3.1. Flowability test of CNT-LWAC
The flowability of CNT added cementitious composites depends on several parameters like ultrasonication energy , treatment of CNTs , the water-cement ratio , the concentration of CNTs , and type of fine fillers . Mostly studied literature [10,34,36,37] illustrates that the incorporation of CNTs reduced the flowability of cementitious composites. While several studies also indicate the increase in flowability of CNT incorporated cementitious composites [38,35,32]. Besides, the incorporation of silica aerogel also reduces the flowability of cementitious composites . However, this study results revealed that the flowability of CNT-LWAC was influenced by the quantity of CNT. The flowability of CNT-LWAC decreases with the escalating doses of CNTs. Almost a 17% reduction in flowability was measured for lightweight concrete specimen prepared with 0.6 wt% CNT. The flowability of CNT-LWAC specimens was shown in Figure 1. The possible reason for the reduction in flowability can be associated with agglomeration and strong van der Waals forces of CNTs. A higher duration of ultrasonication energy can improve the dispersion of CNTs within the concrete and reduce the agglomeration and strong van der Waals forces. Higher doses of superplasticizer can adjust the flowability of the concrete. Moreover, due to the high specific gravity of CNTs, a large amount of superplasticizer is required to overcome the intermolecular forces. Besides, nanoparticles enhance the packing density of concrete by filling up the micro and mesopores which significantly influence the demand of superplasticizer .
3.2. Semi -adiabatic calorimetry test of CNT- LWAC
Figure 2 demonstrates the semi-adiabatic temperature rise of CNT incorporated cement mortar. Study results revealed that by incorporation of silica aerogel setting time of the cement mortar was slightly retarded and produced lower heat of hydration than the plain cement mortar. Study results confirm the reactivity of silica aerogel with cementitious materials. Similar phenomena were noticed in the previous study . While the addition of CNTs to the aerogel adding cement paste SA-2 and SA-3 shows slightly higher produced heat and shortened setting time than the sample SA-2. Besides, by increasing the concentration of CNTs slightly higher produced heat of the exothermic reaction was noticed.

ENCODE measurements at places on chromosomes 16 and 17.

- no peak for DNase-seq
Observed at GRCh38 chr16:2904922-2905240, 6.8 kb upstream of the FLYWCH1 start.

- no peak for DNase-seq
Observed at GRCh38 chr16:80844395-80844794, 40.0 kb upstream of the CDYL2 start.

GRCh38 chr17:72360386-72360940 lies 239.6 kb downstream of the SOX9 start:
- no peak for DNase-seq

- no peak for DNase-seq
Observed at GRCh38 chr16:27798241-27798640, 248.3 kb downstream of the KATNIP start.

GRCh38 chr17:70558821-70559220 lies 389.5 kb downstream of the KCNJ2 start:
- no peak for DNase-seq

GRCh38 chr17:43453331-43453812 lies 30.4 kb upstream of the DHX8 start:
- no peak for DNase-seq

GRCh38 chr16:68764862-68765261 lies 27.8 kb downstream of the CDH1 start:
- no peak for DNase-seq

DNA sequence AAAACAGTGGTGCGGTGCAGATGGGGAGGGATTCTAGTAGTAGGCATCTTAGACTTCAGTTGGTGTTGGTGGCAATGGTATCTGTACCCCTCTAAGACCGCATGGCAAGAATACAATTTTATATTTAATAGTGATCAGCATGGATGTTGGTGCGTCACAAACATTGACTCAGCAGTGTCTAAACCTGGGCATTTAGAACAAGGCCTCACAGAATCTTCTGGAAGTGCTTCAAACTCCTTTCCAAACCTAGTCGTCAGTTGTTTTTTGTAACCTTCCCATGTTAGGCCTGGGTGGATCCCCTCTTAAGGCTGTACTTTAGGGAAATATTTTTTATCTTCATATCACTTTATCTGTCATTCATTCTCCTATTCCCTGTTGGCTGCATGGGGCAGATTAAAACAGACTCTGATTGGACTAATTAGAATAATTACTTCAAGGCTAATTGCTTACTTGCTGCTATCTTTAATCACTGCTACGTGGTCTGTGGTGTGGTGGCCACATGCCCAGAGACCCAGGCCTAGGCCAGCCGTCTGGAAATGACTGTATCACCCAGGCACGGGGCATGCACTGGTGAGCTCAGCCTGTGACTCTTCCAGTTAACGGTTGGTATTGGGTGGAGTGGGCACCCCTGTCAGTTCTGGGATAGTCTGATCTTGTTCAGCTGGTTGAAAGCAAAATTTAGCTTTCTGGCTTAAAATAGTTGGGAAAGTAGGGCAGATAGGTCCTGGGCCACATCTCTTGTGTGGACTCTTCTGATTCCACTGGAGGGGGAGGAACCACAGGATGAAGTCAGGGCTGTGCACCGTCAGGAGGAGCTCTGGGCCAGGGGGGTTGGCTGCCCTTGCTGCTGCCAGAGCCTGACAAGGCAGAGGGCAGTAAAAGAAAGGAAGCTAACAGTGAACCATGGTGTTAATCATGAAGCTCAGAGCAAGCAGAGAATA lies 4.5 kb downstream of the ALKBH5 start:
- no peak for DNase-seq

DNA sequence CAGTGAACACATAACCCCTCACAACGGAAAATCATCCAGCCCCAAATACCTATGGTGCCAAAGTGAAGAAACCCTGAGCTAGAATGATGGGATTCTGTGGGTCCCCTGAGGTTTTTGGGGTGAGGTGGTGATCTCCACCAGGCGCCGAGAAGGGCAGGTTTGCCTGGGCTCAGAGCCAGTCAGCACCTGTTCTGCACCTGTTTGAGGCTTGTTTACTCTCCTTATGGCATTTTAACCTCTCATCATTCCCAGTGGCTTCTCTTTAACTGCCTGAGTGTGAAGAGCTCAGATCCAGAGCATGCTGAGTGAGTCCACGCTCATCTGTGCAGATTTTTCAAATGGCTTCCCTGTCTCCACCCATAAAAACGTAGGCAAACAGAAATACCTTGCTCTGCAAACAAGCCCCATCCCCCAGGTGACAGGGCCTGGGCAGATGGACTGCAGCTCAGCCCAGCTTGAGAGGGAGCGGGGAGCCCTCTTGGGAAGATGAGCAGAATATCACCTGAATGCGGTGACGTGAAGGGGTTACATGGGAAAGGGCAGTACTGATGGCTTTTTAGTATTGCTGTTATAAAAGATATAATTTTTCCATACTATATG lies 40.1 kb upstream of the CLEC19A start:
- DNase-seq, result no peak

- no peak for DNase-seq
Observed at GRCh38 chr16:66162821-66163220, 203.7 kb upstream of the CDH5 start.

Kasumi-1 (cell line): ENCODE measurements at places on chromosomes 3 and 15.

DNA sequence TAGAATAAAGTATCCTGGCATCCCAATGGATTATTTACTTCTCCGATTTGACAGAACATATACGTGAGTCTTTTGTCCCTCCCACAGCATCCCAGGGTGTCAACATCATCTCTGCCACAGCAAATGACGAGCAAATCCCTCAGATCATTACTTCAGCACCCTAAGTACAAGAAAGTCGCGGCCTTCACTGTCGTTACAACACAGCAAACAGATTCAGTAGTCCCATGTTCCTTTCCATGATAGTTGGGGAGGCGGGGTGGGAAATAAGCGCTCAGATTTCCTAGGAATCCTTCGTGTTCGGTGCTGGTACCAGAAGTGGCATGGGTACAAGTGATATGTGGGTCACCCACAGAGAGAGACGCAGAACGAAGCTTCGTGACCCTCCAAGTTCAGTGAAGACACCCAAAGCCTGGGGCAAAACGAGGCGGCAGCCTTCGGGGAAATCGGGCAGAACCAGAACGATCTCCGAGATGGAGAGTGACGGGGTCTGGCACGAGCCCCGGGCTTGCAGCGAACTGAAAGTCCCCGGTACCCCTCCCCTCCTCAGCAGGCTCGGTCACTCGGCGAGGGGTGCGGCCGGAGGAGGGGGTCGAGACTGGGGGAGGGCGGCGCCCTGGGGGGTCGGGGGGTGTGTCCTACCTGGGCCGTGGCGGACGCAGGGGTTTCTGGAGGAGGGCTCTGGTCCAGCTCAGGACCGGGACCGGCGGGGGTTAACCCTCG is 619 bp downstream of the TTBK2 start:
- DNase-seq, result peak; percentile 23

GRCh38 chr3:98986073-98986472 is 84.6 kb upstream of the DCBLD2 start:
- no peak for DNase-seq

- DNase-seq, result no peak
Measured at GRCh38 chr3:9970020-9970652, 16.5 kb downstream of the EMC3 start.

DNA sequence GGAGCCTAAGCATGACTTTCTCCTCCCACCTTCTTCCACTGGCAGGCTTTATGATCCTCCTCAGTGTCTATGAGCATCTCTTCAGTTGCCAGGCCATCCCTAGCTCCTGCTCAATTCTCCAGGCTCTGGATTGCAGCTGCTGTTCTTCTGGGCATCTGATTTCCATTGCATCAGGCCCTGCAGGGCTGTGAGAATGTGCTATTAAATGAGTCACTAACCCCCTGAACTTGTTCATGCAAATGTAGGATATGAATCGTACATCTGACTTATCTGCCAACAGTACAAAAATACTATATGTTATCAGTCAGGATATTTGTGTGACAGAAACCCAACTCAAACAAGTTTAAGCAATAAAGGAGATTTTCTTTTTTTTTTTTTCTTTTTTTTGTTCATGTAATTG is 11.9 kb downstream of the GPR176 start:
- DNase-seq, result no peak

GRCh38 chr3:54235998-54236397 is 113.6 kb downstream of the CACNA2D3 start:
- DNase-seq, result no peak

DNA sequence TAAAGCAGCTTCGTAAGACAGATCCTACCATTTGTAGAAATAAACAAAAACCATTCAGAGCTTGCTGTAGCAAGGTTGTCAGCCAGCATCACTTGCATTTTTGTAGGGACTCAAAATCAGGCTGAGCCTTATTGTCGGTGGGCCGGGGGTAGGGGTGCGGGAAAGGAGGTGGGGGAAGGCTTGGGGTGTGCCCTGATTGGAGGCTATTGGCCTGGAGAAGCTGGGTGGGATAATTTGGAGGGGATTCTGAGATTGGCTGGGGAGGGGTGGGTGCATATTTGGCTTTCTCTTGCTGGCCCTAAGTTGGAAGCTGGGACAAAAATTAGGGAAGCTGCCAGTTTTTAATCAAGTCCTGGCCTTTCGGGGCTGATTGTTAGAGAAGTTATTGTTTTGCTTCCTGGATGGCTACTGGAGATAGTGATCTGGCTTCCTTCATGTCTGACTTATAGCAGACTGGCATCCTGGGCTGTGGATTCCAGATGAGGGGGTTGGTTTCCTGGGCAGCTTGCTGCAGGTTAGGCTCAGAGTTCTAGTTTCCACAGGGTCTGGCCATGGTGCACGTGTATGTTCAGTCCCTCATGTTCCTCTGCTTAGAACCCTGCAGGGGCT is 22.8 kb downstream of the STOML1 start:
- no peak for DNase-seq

3.3. Strength of CNT-LWAC
Figure 3 shows the compressive CNT-LWAC specimens. The average compressive strength of the control sample was measured at 5.4 MPa. Study results show that the addition of CNT to the lightweight concrete CNT significantly influences the mechanical. By the increase in the concentration of CNTs the compressive strength was gradually increasing. However, the sonicated LWAC specimens showed better improvement in compressive strength against the control concrete sample. The compressive strength of the sonicated concrete specimens was increasing by the increasing doses of CNTs. The highest improvement in compressive strength was measured at 41.48% for AS-6 containing 0.60 wt% CNT. The relative increase in compressive strength of CNT-LWAC portrait in Figure 4. Aerogel is well known lightweight fragile material, and literature confirms the reduction in the mechanical performance of aerogel incorporated cementitious composites [40,41,42]. Incorporation of small doses of CNTs to the aerogel based lightweight concrete significantly increase in compressive strength was noticed. Similarly, an increase in compressive strength phenomena was identified by xu, shilang et al. . The increase in compressive strength can be attributed to the nucleating effects and improvement of the microstructure of CNT-LWAC. The structure of C-S-H was identified surrounding to the CNTs. Moreover, hydration products and CNTs were filling the micro crack/gaps of the lightweight concrete that can provide additional support and helps to increase compressive strength. Detailed descriptions were discussed in 3.5 paragraphs. Besides, literature studies confirm that conforms incorporation of nanoparticles improves the microstructure and provide a denser concrete structure. A decrease in water absorption of the CNT-LWAC confirms the denser structure of CNT-LWAC.
3.4. Water absorption